We make the news

Before I joined the Government Communications Service Fast Stream last October, I had no idea of the scale and range of the communications delivered by government. Across Whitehall and across the world, government communicators are involved in supporting and promoting just about every aspect of government policy, from countering Daesh propaganda to encouraging people to get their tax returns back on time, and everything in between. I had grown up with the Think! road safety campaign, seen the Change4Life posters on the tube and the Power to Switch hoardings on the motorway, I just never thought about the people behind it all before.

My first placement was at Air Command in High Wycombe. In all my prep for the Fast Stream Assessment Centre, Final Selection Board and nervous anticipation of my start date, it had honestly never crossed my mind that I could be placed on a military base, that my boss could be a Group Captain in the RAF or that I could find myself firing an AK47 during my first month on the job (I suppose I should add that this was on a firing range, fully supervised etc. etc.). Six months flew by, as I refreshed the contents of a website, managed the delivery of a piece of research, worked on branding and campaign identity, managed an actual physical person (by far the scariest thing) and much more.

All of a sudden, I found myself at the Department for Transport. After the glamour of the MoD, I was quite disappointed. Could they not see I was destined for the bright lights of the Foreign Office? Again, I failed to imagine the level of responsibility and exposure I would get in my new role. From representing the Department at the weekly No 10 planning meeting to organizing and accompanying Ministers on various visits (a Space Operations Centre in Surrey was a highlight) and getting a behind the scenes look at this summer's Waterloo works, I have fallen absolutely in love with transport.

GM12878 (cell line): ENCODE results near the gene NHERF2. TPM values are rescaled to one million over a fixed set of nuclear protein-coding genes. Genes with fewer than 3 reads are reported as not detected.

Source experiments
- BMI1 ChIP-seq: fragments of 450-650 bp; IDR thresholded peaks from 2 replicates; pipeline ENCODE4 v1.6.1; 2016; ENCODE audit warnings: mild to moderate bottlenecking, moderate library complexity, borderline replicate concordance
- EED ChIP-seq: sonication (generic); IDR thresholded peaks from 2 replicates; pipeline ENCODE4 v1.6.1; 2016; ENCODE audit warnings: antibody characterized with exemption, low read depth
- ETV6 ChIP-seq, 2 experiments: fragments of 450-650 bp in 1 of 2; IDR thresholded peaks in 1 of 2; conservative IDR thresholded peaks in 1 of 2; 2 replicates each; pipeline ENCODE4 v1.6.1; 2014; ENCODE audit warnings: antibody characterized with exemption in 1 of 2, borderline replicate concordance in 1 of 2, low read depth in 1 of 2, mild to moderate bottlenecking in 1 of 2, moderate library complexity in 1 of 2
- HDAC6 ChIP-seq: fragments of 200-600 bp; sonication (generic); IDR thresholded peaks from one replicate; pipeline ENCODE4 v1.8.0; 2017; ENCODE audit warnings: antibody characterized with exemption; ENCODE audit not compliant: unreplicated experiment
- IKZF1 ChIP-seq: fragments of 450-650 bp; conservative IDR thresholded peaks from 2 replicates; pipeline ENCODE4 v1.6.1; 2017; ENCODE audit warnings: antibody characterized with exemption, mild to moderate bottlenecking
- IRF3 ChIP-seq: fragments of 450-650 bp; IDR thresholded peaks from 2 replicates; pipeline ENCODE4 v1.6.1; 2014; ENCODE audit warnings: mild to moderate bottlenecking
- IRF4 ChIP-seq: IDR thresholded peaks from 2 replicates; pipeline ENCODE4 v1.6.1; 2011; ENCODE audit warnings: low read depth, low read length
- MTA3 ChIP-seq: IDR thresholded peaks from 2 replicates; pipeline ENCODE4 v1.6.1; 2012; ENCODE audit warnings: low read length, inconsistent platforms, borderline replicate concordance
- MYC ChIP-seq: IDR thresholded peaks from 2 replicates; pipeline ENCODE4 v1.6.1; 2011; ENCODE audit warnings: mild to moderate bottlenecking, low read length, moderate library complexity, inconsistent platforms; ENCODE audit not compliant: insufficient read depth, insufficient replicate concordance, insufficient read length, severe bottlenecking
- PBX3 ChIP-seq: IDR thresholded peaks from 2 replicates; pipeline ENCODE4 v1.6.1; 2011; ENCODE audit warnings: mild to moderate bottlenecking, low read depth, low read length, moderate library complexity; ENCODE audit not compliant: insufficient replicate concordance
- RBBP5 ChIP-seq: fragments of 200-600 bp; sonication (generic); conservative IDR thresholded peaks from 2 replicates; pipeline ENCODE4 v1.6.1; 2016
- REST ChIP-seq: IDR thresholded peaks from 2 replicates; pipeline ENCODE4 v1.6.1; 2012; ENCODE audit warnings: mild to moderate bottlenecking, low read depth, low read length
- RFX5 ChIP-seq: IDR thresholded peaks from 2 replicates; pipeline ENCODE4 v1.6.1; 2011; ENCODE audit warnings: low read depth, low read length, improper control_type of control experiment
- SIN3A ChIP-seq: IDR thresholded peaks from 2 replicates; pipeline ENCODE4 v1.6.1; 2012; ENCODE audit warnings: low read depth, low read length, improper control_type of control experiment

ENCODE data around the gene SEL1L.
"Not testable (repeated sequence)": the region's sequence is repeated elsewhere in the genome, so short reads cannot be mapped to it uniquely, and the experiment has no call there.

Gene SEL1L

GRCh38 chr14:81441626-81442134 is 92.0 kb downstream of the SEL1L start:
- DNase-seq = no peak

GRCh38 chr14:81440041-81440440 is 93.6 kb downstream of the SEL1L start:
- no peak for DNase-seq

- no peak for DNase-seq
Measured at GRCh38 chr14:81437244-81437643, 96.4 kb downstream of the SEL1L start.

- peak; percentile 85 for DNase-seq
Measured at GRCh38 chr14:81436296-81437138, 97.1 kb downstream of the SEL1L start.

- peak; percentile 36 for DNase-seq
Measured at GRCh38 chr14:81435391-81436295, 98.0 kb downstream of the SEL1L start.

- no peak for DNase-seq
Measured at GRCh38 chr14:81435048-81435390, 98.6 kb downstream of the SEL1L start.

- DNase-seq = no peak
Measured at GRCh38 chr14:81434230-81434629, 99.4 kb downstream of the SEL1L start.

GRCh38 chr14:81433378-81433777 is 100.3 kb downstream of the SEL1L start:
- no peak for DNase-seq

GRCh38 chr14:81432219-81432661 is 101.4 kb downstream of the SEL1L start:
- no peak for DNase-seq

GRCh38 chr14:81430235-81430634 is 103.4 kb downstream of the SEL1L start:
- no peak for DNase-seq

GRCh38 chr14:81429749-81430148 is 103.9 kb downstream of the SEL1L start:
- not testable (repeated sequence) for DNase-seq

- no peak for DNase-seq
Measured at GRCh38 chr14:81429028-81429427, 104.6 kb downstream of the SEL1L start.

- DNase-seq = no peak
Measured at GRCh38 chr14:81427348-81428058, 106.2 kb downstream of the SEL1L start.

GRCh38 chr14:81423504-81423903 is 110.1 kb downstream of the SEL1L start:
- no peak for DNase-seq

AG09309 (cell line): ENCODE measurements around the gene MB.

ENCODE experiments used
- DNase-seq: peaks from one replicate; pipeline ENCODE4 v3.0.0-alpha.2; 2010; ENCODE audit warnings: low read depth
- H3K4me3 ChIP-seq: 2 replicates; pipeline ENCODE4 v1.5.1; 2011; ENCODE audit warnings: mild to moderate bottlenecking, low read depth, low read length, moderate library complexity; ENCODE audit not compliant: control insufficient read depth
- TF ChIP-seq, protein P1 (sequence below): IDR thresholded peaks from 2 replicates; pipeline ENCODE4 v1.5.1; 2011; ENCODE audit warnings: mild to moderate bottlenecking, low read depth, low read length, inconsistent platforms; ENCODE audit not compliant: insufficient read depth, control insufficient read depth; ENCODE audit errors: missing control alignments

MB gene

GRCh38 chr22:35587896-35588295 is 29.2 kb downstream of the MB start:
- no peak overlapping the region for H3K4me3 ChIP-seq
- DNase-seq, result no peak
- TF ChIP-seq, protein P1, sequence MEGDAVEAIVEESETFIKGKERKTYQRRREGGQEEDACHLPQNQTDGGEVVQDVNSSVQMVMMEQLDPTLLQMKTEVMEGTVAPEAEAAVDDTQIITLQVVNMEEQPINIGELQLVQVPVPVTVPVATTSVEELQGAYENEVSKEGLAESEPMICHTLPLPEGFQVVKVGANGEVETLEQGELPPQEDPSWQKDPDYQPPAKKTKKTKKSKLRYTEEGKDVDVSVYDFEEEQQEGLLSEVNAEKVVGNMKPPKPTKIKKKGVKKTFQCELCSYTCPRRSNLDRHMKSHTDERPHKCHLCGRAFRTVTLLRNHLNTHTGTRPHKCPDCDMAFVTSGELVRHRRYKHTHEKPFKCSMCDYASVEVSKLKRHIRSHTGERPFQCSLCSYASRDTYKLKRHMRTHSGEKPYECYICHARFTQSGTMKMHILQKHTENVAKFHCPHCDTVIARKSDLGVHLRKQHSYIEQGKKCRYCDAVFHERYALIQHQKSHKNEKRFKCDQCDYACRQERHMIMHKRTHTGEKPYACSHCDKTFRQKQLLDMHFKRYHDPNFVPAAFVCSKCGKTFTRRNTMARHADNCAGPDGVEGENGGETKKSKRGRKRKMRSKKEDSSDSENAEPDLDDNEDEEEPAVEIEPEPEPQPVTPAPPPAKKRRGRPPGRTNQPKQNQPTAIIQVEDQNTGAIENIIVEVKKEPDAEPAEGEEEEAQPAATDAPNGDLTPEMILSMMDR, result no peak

The best thing about working in government communications so far? We make the news, for better or for worse, and seeing things I worked on on the front pages and on the six o'clock headlines has not got old yet.

Having extolled the virtues of communications for three paragraphs, I am now off to do a policy secondment at the Department of International Trade. Variety is the spice of life after all. I am about to read-up, and the best advice I can offer to potential applicants is to do the same, using all of the resources available to you. The Government publishes absolutely loads of stuff online, from strategy documents and ministerial speeches to statistics and reports. Much of it will be of little relevance to you, but it is worth a click-through the pages of Departments you are interested in. The National Audit Office website, for example, has an amazing section that explains Value for Money in plain English, a competency I had previously shied away from because I didn't understand it. For budding communicators, the Government Communications Plan is a goldmine and is published annually. And if you are thinking about applying, think bigger than I did. You won't be disappointed.